Despite the fact that I didn’t use any deep pressure, the client’s forearm was very sore for a couple of days. For the second session I repeated the same protocol.
At the beginning of this session the client informed me that he felt the first signs of improvement. He noticed that he didn’t have the episodes of numbness. He also said that his ROM in the neck had greatly improved. I was greatly encouraged and repeated the same protocol.
The client continued to improve. He told me that he had regained muscle strength and episodes of ‘pins and needles’ had become more tolerable. He was able to reduce the intensity of tingling by shaking the hand and forearm. I adjusted the medical massage protocol and didn’t work on the neck and anterior shoulder but concentrated more on the forearm and hand.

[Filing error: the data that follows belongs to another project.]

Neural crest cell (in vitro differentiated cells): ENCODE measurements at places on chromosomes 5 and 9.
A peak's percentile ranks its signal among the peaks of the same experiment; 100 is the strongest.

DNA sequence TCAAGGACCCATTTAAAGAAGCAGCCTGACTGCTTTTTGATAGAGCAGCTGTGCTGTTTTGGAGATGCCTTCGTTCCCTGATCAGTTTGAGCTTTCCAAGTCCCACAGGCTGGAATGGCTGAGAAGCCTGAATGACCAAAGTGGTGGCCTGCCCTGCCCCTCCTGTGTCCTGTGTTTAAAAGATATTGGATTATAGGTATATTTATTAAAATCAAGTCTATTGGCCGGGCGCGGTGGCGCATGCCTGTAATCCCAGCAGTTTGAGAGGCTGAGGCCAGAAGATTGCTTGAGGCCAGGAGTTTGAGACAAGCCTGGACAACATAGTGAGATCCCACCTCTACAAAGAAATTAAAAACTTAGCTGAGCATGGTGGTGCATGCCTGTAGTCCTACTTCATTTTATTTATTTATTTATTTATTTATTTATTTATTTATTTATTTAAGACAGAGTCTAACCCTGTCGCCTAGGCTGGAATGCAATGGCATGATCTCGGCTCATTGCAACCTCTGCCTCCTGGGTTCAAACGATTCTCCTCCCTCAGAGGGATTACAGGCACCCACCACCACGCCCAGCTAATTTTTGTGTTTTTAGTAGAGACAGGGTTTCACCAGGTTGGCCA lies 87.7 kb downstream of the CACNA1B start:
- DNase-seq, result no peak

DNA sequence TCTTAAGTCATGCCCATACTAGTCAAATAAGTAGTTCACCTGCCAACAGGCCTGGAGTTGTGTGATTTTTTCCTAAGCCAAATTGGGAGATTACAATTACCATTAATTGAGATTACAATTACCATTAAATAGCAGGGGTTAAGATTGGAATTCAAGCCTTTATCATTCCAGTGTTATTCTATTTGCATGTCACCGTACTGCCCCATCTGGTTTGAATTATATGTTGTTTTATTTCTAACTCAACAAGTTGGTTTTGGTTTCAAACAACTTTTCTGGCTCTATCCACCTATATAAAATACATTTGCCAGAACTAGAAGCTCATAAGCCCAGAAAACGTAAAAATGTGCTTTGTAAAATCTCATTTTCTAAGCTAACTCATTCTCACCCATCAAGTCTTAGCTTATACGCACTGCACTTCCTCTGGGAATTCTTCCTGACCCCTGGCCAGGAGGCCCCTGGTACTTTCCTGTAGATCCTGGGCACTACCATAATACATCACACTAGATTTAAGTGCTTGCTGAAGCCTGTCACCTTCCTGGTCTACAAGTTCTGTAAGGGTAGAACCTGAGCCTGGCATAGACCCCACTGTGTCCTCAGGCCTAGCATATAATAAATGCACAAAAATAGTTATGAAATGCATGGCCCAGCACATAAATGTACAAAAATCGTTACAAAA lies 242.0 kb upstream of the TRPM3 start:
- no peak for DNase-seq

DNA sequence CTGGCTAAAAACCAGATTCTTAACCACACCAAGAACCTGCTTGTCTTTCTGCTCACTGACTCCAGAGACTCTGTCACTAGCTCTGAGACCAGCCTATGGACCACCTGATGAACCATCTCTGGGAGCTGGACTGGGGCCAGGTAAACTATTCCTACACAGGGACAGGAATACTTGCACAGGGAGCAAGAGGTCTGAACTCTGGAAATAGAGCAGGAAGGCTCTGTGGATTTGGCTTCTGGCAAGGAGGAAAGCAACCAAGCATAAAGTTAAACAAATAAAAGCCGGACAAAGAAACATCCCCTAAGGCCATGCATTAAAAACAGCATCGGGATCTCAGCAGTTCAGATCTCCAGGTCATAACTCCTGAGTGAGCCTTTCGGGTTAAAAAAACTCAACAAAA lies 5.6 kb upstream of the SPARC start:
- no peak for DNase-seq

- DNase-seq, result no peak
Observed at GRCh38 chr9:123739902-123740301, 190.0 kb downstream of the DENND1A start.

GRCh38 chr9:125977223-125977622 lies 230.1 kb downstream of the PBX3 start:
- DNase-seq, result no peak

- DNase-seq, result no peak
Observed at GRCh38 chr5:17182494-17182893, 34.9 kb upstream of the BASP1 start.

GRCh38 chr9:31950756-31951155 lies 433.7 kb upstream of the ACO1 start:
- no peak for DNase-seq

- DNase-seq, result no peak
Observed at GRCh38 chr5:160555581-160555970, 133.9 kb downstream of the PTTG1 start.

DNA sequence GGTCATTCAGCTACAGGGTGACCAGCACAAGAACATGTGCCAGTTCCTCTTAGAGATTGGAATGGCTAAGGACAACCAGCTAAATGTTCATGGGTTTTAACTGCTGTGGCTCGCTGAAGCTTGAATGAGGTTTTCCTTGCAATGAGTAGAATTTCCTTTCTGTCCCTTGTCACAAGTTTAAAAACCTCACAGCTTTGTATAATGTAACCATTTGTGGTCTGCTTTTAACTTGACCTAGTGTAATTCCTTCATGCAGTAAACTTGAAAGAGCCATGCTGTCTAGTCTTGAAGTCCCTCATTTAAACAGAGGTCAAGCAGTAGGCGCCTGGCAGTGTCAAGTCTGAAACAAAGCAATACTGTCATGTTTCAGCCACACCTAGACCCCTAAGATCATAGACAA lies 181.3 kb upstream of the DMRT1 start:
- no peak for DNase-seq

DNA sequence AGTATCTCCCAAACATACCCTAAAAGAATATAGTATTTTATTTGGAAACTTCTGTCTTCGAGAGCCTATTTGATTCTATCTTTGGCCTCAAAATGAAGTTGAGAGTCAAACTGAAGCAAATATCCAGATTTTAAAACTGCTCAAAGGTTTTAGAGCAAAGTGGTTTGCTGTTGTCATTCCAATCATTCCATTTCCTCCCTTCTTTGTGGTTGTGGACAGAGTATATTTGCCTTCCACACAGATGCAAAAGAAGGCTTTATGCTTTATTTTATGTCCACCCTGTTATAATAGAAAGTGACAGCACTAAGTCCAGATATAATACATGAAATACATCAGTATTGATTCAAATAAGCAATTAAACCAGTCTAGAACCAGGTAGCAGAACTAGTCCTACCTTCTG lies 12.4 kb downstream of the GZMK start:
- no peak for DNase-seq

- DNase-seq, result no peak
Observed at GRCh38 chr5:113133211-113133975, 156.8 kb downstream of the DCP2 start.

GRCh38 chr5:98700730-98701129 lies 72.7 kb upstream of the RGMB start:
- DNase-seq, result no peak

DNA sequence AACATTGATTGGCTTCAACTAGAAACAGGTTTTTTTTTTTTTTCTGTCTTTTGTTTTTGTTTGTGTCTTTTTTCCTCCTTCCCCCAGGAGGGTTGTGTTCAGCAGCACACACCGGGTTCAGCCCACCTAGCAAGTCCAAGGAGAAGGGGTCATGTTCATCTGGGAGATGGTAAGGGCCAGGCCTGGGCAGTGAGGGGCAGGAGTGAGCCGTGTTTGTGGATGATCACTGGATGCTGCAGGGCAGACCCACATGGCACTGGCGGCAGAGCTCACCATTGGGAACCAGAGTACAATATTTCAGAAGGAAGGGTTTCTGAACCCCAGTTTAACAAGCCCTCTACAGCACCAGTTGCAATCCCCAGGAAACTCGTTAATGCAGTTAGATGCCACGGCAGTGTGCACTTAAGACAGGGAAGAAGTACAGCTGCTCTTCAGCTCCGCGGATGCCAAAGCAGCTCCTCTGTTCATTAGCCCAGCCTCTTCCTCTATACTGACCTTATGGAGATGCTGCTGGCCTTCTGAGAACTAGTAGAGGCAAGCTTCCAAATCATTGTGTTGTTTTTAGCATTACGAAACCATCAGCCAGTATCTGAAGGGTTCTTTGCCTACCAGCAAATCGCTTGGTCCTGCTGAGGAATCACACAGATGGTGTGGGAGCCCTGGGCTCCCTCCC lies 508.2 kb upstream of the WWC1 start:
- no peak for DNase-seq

By the sixth session my client didn’t have any symptoms on the hand. I used one more session to be sure that they were not coming back. Currently I see this client monthly for the past 4 months and his symptoms haven’t come back.
Natalia Slipka graduated from Ternopol University of Physical Education and Sports in Ukraine in 1986. She was professional athlete (short distance runner) and later she worked on professional athletes from Track and Field teams. Currently she has established a very successful private massage therapy practice in Phoenix, Arizona. She likes to cook, travel and design. She is married and has a son.
Category: Medical Massage